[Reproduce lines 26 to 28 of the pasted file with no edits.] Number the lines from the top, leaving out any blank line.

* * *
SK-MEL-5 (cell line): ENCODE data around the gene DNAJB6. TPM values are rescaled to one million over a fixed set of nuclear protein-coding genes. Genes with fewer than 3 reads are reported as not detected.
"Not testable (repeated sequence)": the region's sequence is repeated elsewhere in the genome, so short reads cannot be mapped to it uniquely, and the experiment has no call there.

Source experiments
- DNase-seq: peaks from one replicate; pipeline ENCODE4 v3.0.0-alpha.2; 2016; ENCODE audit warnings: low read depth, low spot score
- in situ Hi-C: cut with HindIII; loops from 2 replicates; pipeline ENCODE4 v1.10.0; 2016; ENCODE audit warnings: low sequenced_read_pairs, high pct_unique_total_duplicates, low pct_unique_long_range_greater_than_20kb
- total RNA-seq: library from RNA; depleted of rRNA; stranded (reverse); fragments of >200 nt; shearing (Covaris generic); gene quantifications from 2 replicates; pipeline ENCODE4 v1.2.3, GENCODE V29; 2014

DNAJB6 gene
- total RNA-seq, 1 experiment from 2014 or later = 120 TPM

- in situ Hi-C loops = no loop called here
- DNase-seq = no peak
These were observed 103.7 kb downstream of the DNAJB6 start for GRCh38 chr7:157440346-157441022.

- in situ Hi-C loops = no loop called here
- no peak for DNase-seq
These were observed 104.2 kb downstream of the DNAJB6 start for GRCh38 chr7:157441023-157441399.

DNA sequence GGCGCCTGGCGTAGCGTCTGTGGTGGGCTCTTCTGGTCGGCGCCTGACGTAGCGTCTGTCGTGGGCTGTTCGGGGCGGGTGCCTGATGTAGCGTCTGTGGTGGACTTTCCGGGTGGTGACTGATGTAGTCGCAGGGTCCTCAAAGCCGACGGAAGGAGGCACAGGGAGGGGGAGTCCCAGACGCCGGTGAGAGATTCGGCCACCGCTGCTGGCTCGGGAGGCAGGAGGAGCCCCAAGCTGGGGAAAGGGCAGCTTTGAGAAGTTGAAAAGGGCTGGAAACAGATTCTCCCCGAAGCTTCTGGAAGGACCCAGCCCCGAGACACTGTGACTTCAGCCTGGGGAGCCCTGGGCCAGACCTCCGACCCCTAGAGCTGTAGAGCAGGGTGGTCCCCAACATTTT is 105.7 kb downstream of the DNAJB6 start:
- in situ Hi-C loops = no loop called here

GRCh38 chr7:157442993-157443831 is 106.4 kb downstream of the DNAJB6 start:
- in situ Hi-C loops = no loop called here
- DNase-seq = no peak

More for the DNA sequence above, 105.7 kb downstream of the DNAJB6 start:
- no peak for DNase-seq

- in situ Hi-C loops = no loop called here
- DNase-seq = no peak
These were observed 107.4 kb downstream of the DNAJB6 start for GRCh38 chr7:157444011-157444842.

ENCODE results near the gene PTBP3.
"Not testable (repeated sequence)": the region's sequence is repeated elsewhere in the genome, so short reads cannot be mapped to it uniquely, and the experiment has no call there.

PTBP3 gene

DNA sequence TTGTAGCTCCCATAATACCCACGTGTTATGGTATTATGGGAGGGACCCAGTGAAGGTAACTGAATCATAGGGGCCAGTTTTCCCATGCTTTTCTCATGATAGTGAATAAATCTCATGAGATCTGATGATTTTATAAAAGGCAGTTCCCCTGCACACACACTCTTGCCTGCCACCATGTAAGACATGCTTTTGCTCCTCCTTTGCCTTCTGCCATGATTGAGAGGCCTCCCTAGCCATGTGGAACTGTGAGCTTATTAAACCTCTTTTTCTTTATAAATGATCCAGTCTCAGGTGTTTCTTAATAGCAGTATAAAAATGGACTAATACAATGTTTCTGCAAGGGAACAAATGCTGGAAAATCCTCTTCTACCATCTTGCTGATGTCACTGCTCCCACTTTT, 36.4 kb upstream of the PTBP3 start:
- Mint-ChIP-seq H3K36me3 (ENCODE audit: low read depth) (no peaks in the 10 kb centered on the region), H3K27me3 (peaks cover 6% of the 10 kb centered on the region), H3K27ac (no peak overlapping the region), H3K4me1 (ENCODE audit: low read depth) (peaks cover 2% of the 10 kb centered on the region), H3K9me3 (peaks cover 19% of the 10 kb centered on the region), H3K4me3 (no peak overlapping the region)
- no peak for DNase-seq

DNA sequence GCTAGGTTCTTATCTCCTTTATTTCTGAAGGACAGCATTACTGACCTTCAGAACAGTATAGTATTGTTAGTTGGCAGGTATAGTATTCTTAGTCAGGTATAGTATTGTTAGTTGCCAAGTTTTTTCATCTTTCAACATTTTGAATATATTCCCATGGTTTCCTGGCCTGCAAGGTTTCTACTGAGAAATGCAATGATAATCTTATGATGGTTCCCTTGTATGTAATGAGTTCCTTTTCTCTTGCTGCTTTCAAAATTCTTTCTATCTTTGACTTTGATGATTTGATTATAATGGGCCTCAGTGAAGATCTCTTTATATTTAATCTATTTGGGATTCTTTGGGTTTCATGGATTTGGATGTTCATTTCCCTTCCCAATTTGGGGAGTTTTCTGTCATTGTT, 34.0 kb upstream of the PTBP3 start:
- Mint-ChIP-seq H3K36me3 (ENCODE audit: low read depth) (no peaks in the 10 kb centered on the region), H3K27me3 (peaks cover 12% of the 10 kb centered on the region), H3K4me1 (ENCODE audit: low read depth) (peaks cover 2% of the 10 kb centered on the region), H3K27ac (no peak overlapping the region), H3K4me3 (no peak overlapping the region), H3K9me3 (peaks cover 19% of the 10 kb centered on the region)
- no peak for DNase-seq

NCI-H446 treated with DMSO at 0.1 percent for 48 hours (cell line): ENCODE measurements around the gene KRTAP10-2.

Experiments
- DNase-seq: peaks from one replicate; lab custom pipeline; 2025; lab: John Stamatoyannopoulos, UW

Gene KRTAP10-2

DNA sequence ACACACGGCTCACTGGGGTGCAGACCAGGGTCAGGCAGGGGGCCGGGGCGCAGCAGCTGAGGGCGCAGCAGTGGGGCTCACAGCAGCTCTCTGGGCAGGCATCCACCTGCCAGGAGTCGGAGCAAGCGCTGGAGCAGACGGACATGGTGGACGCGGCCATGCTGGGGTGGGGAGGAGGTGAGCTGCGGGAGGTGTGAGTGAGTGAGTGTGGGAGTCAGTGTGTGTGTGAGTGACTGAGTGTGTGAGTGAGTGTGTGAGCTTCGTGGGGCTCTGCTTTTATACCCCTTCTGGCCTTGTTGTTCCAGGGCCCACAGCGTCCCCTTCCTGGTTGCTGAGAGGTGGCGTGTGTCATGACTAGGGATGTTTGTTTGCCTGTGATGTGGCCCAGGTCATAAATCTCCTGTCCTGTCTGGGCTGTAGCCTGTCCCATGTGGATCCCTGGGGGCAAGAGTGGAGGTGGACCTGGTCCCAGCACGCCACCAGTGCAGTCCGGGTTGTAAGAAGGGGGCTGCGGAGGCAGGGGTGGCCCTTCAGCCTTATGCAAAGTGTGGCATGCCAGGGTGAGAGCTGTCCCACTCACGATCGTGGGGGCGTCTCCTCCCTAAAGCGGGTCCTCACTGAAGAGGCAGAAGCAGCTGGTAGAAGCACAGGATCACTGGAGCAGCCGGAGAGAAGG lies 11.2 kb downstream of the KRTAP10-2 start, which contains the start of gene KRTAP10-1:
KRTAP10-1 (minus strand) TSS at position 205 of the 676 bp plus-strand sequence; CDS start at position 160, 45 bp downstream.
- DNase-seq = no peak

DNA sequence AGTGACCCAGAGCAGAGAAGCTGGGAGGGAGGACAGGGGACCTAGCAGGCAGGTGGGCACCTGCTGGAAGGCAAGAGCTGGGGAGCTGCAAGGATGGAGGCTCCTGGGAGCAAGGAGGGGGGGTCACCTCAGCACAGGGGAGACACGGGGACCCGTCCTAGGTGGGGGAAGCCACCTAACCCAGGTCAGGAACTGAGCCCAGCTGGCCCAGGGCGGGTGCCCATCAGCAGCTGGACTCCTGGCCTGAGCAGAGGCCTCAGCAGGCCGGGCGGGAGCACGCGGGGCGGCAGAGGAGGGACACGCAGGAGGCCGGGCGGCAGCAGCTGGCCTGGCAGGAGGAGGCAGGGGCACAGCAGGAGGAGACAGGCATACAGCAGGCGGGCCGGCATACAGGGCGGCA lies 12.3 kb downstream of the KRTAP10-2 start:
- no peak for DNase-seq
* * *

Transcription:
"Not testable (repeated sequence)": the region's sequence is repeated elsewhere in the genome, so short reads cannot be mapped to it uniquely, and the experiment has no call there.

PTBP3 gene

DNA sequence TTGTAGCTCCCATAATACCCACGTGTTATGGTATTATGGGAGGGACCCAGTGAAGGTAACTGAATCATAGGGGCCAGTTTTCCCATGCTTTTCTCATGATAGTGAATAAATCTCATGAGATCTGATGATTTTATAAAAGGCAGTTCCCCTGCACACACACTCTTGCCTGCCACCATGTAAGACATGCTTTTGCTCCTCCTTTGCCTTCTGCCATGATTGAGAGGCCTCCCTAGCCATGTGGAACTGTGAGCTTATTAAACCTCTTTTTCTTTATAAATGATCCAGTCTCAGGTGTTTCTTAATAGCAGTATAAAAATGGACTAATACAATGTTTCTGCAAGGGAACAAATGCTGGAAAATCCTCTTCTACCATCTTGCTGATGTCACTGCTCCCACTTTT, 36.4 kb upstream of the PTBP3 start: